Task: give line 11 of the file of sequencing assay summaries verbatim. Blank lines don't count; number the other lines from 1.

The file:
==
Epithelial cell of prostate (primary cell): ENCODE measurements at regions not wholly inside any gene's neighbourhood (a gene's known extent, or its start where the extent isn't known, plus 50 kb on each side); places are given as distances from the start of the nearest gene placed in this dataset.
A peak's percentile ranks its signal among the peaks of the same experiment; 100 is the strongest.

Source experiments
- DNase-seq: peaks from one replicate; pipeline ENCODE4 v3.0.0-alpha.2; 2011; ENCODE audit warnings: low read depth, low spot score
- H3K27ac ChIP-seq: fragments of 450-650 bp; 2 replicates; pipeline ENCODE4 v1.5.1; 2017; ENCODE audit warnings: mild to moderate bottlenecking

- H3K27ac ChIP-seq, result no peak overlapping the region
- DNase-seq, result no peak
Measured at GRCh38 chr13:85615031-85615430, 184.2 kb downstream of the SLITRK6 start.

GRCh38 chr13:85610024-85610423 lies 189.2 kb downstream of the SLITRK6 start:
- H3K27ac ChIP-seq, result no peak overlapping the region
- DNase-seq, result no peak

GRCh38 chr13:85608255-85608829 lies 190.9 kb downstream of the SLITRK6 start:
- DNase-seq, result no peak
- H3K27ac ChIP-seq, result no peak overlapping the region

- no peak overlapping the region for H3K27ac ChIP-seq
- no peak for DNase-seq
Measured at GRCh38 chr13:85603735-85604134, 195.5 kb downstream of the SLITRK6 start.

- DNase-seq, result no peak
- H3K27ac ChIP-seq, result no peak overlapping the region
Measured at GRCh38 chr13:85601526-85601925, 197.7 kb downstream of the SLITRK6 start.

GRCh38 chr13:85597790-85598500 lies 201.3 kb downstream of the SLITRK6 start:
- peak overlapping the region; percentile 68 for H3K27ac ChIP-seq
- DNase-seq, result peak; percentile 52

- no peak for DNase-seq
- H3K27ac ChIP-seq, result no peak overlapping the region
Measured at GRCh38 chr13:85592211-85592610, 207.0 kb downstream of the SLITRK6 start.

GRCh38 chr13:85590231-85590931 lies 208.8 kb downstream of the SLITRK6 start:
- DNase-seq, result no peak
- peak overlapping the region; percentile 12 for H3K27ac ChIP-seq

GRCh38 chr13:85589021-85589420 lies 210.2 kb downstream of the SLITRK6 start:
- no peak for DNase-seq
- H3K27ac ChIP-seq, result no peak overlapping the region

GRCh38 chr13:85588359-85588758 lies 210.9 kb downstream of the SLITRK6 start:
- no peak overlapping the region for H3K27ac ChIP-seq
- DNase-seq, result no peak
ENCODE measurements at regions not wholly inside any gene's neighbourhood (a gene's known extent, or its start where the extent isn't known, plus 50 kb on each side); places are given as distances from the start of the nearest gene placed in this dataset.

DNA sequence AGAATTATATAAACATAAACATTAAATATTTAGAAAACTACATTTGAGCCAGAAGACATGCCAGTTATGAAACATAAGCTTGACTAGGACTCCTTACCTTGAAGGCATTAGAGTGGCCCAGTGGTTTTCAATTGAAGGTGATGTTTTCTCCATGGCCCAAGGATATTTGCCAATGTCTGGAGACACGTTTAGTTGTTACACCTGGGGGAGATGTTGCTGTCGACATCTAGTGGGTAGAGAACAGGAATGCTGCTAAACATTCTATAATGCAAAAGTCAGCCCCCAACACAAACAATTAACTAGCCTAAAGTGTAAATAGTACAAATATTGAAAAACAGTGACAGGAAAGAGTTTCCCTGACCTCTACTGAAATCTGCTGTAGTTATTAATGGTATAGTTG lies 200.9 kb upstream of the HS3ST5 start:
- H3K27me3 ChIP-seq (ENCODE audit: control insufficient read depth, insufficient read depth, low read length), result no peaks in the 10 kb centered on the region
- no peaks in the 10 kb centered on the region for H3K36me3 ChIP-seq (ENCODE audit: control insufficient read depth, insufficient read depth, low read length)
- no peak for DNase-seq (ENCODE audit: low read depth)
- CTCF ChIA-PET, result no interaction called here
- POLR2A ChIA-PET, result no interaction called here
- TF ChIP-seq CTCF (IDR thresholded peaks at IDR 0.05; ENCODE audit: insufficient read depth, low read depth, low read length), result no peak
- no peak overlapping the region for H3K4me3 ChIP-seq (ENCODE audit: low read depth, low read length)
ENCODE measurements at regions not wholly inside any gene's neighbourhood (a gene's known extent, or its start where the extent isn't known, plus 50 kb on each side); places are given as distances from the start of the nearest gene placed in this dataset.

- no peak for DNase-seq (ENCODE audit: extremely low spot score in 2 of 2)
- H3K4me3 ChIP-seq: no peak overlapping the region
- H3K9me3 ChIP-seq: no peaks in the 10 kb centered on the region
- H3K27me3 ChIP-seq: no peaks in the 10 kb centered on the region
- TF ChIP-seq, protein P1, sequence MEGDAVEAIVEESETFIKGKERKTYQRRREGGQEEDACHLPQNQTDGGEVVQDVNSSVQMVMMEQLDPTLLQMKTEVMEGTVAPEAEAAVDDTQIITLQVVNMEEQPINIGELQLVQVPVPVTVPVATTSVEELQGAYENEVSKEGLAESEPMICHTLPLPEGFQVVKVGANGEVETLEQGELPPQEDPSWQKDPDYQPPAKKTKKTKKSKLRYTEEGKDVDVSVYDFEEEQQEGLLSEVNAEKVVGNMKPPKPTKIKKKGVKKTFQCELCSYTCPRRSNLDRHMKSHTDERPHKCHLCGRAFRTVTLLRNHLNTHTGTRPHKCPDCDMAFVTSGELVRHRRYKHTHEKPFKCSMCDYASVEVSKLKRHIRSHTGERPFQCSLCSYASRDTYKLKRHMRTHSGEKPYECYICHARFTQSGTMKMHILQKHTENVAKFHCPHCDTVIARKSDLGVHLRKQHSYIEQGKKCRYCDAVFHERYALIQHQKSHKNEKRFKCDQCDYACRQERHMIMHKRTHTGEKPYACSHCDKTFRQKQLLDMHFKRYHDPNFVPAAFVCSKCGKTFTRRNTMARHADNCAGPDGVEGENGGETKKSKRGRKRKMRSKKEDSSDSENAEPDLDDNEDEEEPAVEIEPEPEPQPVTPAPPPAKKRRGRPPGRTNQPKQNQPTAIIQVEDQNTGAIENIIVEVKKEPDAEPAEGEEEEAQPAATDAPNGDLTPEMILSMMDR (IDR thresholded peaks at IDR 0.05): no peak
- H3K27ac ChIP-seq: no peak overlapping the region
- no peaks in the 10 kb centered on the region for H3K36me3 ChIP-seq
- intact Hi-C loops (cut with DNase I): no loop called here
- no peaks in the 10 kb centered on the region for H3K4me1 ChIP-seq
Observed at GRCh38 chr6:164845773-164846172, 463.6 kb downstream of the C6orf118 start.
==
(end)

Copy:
- DNase-seq, result no peak